Foreign aid does not just include giving aid to earthquake and flood victims. Truly effective foreign aid helps to establish stable, representative governments that are not corrupt and that can support themselves into the future.

Emerging Challenges: Emerging Markets Must Adapt to the New Global Reality by Building on Their Economic Success, Min Zhu, Finance and Development, 2011
Emerging economies are growing much faster than the developed economies of the world. Soon they will represent a greater portion of the world's gross domestic product than the developed world.

How Civil Society Can Help: Sweatshop Workers as Globalization's Consequence, Jeff Ballinger, Harvard International Review, 2011
What was the cost of the labor that went into that hooded sweatshirt you are wearing with the university logo on it that cost $38.00? Would you believe 20 cents? How much do you think the university got for licensing its logo on your sweatshirt? Would you believe $2.00?

Part B. Ethical Issues in International Business

Map Room: Global Graft, World Policy Journal, World Policy Institute, 2010
What countries suffer from corruption and what countries are less corrupt than others? This question is answered here in the Map Room of the World Policy Institute. Take a look. You might be surprised at what you see.

Deadly Business in Moscow, Tom Cahill, Bloomberg BusinessWeek, 2010
Of the four "BRIC" countries, Russia has been, perhaps, the most disappointing in terms of economic growth. Part of the reason for that can be best summed up in the problem of corruption on the part of the government, as this article demonstrates.

Current Mission Statement Emphasis: Be Ethical and Go Global, Darwin L. King, Carl J. Case, and Kathleen M. Premo, Academy of Strategic Management Journal, 2010
Fortune 500 companies are paying greater attention to their role as global organizations. This simple fact is reflected in the increase in the use of global/international terminology in their mission statements.

Corporate Social Responsibility: Pros and Cons, Ashiq Hussain, Pakistan and Gulf Economist, 2011
Corporate social responsibility is perceived differently in different countries. And some detractors view corporate responsibility actions as a means to deflect attention away from corporate weaknesses.

UNIT: The Future and International Business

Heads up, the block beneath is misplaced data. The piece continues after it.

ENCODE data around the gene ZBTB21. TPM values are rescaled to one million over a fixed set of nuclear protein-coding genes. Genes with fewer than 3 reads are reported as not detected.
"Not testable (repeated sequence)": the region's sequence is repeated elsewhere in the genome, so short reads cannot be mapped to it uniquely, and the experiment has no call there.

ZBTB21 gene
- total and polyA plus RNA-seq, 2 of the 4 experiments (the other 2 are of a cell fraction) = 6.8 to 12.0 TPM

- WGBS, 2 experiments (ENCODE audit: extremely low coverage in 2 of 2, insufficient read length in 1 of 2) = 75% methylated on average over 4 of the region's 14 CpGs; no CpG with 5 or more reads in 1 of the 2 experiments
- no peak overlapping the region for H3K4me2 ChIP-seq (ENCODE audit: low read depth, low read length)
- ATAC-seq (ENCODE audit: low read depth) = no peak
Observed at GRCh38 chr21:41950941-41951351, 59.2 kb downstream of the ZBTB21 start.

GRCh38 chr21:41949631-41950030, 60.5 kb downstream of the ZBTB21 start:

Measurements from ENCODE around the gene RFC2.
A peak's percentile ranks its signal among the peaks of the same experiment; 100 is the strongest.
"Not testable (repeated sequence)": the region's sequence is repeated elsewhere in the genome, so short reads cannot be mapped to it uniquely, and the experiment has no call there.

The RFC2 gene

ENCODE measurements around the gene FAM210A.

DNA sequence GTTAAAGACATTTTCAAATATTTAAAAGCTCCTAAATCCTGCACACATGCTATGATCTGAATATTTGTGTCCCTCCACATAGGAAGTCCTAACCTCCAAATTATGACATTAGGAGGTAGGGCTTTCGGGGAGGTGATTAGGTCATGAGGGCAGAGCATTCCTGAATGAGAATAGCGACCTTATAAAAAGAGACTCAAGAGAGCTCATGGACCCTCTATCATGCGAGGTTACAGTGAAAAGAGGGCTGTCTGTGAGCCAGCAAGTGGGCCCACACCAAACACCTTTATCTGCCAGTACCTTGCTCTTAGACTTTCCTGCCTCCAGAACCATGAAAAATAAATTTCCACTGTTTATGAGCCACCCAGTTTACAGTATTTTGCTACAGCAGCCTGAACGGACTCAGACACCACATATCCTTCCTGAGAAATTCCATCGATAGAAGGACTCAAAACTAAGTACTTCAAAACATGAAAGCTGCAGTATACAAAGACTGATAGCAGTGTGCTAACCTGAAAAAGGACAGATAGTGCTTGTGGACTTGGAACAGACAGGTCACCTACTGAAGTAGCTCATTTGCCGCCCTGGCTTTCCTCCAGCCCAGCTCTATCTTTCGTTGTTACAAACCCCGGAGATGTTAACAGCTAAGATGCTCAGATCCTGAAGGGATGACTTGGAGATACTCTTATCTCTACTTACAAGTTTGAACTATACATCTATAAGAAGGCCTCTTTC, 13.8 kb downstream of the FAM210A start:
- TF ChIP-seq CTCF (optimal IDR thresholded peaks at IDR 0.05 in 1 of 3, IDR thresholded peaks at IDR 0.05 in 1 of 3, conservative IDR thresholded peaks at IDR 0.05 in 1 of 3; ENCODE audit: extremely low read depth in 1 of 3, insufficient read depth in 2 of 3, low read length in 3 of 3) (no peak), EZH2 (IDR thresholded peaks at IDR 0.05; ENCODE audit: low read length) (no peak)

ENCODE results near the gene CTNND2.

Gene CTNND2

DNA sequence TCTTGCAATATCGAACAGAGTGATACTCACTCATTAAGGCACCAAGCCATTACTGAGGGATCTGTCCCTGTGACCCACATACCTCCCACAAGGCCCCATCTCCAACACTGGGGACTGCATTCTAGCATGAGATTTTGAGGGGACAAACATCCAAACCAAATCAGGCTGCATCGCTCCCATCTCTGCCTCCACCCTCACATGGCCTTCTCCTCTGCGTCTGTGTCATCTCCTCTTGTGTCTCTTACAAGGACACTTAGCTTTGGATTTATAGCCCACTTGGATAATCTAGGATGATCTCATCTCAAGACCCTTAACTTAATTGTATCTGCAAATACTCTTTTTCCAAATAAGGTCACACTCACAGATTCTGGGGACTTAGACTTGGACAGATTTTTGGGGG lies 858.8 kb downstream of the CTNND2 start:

The New Population Bomb: The Four Megatrends That Will Change the World, Jack A. Goldstone, Foreign Affairs, 2010
There are trends in the world that can be spotted today that will have consequences for the next 50 years. Four of them are discussed here including population growth, urbanization, aging, and the decline of Europe.

The Man Who Named the Future, Gillian Tett, Financial Times (London), 2010
Jim O'Neil, the chief economist at Goldman Sachs, is the man who coined the phrase "BRIC" for Brazil, Russia, India, and China. It was the prediction of the future that has been adopted by many in the financial and business communities.

The Future of History: Can Liberal Democracy Survive the Decline of the Middle Class? Francis Fukuyama, Foreign Affairs, 2012
These are times of change. There are competing models of change to traditional liberal democracy such as the Chinese model of top-down control. How the competition between these and other models will play out in the future is discussed here.

The Crisis You Don't Know, Adam Davidson, The New York Times Magazine, 2012
Everyone knows about the financial crisis of 2008 and the Euro crisis of 2010/2011. But there is a deep, long-term crisis in Europe. Europe is becoming progressively less competitive with the rest of the world. While it is true that some small European countries are very rich, others are very poor and on average the average American is nearly 50 percent richer than the average European.

Finding a Job in the 21st Century, John A. Challenger, The Futurist, 2009
The employment market will look very different in the 21st century than in the 20th century. Keeping one's skills up to date will be an important consideration for all workers, and immigration from one country to another may become far more common in the future.